WASHINGTON – A number of tax breaks are set to expire at the end of the year. Some people already are adding up what they could cost you, but don’t spend too much time worrying about them.
“To suggest that the United States Congress just before an election year is going to allow all of these tax breaks to expire is insanity,” says Kevin McCormally, editorial director of Kiplinger’s Personal Finance Magazine.
McCormally has covered taxes for Kiplinger’s for 35 years and says with confidence that members of Congress will pass an extender bill to keep tax breaks alive.
Don’t be too concerned if it doesn’t happen before year’s end.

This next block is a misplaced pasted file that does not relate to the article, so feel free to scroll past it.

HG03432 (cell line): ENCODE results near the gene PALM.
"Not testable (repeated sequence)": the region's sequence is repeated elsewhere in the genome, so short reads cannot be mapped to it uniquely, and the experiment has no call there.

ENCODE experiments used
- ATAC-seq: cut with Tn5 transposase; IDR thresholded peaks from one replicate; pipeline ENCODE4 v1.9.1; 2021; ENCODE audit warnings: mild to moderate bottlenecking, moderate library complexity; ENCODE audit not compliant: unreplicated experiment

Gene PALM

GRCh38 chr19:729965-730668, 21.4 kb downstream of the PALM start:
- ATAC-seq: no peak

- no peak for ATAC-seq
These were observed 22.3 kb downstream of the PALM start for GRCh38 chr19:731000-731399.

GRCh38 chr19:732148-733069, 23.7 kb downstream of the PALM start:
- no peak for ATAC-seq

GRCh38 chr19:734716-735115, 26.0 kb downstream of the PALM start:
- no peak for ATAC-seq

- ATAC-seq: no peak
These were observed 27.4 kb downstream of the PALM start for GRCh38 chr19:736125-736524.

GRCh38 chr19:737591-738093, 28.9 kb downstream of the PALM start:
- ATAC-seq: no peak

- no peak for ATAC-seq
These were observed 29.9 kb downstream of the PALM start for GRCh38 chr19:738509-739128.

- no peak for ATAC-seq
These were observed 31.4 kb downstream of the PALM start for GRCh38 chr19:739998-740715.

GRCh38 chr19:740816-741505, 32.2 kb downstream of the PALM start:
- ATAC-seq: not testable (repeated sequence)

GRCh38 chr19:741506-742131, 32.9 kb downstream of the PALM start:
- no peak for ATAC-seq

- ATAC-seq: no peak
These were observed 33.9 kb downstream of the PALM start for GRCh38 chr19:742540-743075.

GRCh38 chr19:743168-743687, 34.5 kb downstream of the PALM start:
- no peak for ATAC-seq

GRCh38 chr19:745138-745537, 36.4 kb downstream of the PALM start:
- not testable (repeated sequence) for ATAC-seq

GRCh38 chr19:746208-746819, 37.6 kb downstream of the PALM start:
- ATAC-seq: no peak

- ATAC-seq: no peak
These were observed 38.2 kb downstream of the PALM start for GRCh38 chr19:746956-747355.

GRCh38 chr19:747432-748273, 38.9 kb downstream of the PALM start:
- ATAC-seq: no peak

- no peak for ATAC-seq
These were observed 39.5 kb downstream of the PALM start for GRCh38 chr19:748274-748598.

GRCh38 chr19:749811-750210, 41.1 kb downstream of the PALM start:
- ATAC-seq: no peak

“They have all of next year to retroactively reenact these tax cuts, and they’ve done that before too.”
Kiplinger’s is predicting it’s more likely current tax breaks will be extended or even increased as opposed to going away entirely. Consider, for example, the 2 percentage point reduction in the Social Security tax. It was enacted as part of the stimulus package and is set to expire Jan. 1, 2012.
But McCormally says not only is there a Congressional proposal to extend that 2 percent cut, there also is a proposal to increase the Social Security tax break to 3.1 percent next year. Another proposal would apply a 3.1 percent tax cut to both employee and employer sides of the wage base.
McComally expects sometime in 2013 or 2014 there will be a major tax overhaul that wipes out a lot of deductions. But he thinks it will happen in conjunction with tax rates coming down. So even then, he predicts most people will not end up paying higher taxes.